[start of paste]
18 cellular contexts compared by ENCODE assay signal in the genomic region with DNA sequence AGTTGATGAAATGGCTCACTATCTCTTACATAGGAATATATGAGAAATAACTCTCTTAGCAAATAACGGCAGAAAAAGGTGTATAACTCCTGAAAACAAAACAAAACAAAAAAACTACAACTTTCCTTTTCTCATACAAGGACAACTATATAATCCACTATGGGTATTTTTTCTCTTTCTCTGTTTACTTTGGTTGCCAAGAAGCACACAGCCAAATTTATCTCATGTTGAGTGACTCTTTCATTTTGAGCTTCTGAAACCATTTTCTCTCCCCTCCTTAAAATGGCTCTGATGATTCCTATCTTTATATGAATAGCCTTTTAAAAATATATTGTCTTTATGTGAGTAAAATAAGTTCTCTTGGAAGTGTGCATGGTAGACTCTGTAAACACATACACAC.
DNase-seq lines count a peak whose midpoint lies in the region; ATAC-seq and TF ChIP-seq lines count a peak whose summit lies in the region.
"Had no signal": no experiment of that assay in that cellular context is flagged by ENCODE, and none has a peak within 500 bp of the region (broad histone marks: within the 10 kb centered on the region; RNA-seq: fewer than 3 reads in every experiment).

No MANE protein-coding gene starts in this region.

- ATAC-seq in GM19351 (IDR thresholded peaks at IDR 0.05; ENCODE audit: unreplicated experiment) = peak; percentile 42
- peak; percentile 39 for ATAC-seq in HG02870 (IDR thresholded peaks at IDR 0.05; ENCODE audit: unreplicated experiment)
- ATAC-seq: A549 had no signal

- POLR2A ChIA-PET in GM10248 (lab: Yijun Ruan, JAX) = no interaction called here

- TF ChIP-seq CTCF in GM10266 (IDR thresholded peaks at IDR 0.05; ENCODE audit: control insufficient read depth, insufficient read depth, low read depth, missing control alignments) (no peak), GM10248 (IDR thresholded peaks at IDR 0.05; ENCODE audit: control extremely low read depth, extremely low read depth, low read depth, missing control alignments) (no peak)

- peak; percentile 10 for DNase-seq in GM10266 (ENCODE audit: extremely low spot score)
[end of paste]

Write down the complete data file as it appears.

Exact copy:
18 cellular contexts compared by ENCODE assay signal in the genomic region with DNA sequence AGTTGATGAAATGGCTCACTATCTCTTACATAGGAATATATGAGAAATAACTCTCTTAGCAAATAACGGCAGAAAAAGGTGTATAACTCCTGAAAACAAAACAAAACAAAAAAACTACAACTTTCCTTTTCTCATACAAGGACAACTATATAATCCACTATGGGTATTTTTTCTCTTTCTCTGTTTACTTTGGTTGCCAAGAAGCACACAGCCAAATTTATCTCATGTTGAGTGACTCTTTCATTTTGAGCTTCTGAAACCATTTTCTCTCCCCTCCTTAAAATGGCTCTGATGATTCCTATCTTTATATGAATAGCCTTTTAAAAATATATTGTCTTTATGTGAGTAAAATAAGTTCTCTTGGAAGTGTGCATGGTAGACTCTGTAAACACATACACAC.
DNase-seq lines count a peak whose midpoint lies in the region; ATAC-seq and TF ChIP-seq lines count a peak whose summit lies in the region.
"Had no signal": no experiment of that assay in that cellular context is flagged by ENCODE, and none has a peak within 500 bp of the region (broad histone marks: within the 10 kb centered on the region; RNA-seq: fewer than 3 reads in every experiment).

No MANE protein-coding gene starts in this region.

- ATAC-seq in GM19351 (IDR thresholded peaks at IDR 0.05; ENCODE audit: unreplicated experiment) = peak; percentile 42
- peak; percentile 39 for ATAC-seq in HG02870 (IDR thresholded peaks at IDR 0.05; ENCODE audit: unreplicated experiment)
- ATAC-seq: A549 had no signal

- POLR2A ChIA-PET in GM10248 (lab: Yijun Ruan, JAX) = no interaction called here

- TF ChIP-seq CTCF in GM10266 (IDR thresholded peaks at IDR 0.05; ENCODE audit: control insufficient read depth, insufficient read depth, low read depth, missing control alignments) (no peak), GM10248 (IDR thresholded peaks at IDR 0.05; ENCODE audit: control extremely low read depth, extremely low read depth, low read depth, missing control alignments) (no peak)

- peak; percentile 10 for DNase-seq in GM10266 (ENCODE audit: extremely low spot score)